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The Globalization Puzzle
July 28, 2001
by Thomas Sturgess

Globalization is a big deal. It attracts big protests because it is a big issue. Whether you agree with it or not the biggest achievements of the Clinton administration were the creation of both the WTO and NAFTA. These organisations will be high on the political agenda in years to come.

Globalization has been the trend ever since Marconi invented telecommunications and international travel meant trade was measured in days, not months. We're in McLuhan's "global village" and issues like trade, poverty, war and peace, environment, and many more all equally affect us. Communication in the modern age is both global and instantaneous, as can be seen by the fact that I am writing this in Britain. This makes for an ever smaller world.

However, the ones who control the agenda of globalization are not the people of the world but the businesses of the world. Corporate interests control not just the global flow of capital but also the organisations that are there to oversee the global flow of capital. This allows all the crimes of globalization that we are all familiar with. From the Pfizer case in South Africa to the privatisation of the water supply in South America. And what compounds the crime is that these issues have been forced on poor nations by the WTO.

As their website says, "the World Trade Organisation (WTO) is the only international organisation dealing with the global rules of trade between nations." ( The main objective of the WTO is to ensure that free trade runs as smoothly as possible, much like the EU. However, because the EU takes into account such issues as workers rights and the environment the EU is liked by many on the left. Because the WTO does not it is despised.

This is not right. The WTO represents the best chance that we have of taming the worst excesses of globalization precisely because it is the organisation that regulates business globally. However, for globalization to be tamed the WTO needs reforming to that it can stop the powerful players in the market from abusing their position. The globalization of business is looking increasingly inevitable but the best solution to the problems that arise from this is the globalization of regulation on order to put a lid on that. Here are my proposals for reform.

  1. The WTO at the present time is undemocratic. The US sends 230 negotiators to the WTO where many nations do not send a single one. Therefore I propose that every nation send 1 representative to the WTO. It might even be a bit of an idea for nations to elect these representatives, as they will hold a great deal of power.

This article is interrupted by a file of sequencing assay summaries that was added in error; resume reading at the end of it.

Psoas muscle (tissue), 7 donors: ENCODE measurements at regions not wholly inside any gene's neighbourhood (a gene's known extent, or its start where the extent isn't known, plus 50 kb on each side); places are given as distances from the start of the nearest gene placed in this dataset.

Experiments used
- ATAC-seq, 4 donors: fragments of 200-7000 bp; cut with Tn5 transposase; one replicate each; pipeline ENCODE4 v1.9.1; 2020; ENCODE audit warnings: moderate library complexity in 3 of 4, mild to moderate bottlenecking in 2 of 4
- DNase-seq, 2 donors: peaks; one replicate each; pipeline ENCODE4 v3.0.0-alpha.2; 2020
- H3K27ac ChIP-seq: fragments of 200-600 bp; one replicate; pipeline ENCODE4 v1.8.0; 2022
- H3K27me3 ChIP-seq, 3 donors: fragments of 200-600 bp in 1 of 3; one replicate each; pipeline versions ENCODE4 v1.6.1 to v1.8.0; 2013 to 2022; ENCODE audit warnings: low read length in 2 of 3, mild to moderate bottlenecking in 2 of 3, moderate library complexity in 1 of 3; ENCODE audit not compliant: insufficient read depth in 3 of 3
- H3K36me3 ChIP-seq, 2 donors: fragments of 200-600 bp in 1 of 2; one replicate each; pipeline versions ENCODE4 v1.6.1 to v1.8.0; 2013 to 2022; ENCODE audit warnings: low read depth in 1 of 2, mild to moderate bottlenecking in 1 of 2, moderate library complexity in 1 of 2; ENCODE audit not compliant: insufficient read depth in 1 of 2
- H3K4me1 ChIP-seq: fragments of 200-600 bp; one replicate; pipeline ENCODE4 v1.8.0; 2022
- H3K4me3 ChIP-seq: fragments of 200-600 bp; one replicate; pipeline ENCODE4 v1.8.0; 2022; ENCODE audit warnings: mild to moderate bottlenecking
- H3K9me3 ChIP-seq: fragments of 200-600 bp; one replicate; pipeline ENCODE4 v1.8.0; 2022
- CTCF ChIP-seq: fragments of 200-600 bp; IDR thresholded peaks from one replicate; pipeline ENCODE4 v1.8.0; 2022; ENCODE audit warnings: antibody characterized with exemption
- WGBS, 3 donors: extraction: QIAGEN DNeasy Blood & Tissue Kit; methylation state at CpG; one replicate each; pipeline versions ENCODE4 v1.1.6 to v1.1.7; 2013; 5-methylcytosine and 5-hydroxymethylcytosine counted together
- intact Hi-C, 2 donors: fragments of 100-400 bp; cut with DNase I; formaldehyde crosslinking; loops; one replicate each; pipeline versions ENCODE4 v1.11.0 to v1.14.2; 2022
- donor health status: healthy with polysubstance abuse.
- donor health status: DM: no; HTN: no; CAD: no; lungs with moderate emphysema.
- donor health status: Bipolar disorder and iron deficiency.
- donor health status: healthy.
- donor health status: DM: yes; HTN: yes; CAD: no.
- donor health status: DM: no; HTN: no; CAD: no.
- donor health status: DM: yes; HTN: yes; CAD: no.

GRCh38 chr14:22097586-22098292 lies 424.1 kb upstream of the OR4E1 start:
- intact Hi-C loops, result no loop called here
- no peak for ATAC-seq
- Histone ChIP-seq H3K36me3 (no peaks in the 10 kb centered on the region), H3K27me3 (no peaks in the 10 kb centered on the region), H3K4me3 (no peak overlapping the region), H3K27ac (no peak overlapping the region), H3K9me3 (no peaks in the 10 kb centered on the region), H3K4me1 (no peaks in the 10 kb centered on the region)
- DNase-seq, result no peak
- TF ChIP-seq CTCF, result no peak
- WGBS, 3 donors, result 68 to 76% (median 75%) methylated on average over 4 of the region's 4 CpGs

2. A register of interests of the WTO should be created disclosing all financial interests of the members of the WTO. This should be public information.
  3. Ban all gifts and donations from businesses to the WTO. This will clear up any corruption hanging around the place.
  4. Increase the transparency of the WTO by making its meetings more public. (open up the meetings of the WTO to the media) No more meeting in secret! We need to know what is going on.
  5. Modify, or even abolish GATS (the General Agreement on Trade in Services). This agreement is the one which says that if there is just a little bit of a public service in private hands THEN THE WHOLE THING IS UP FOR GRABS. This is the agreement that has caused the privatisation of water services in South America that priced the poor out of their own water supplies and the Pfizer case in Africa. This agreement is in many ways indefensible and this must be addressed if the WTO is to have any credibility whatsoever.
  6. Finally, the issue of free trade must be confronted head on by the left. We need to show people the simple truth that there is a difference between free trade and free enterprise.

Free trade is where governments do not impede the process of buying and selling. Free trade is GOOD, as anyone who understands economics in any way whatsoever will tell you that. If we trade with poorer nations then they get our money and we get the products that we demand. Both sides win. It is by trading with poorer nations that they can grow and become prosperous like us.

Free enterprise is where businesses can do as they wish with regard to pollution, workers rights and a number of other issues that do not impede on the process of buying and selling goods and services. Free enterprise can also be good but if left unchecked it can hurt employees, customers and the environment. Republicans see labour and environmental regulations in other countries as being tantamount to protectionism but how can this be the case when the rules apply equally to both domestic and foreign businesses?

It is this sham which we must expose in order to reclaim free trade from the right. The definition of free trade put forward by the right is so wide ranging that it allows big business to intervene in areas where private business would not naturally operate. We need to support free trade but place sensible constraints on free enterprise where free enterprise impedes on people's rights and living standards. The WTO should be as good a vehicle as any for doing that.

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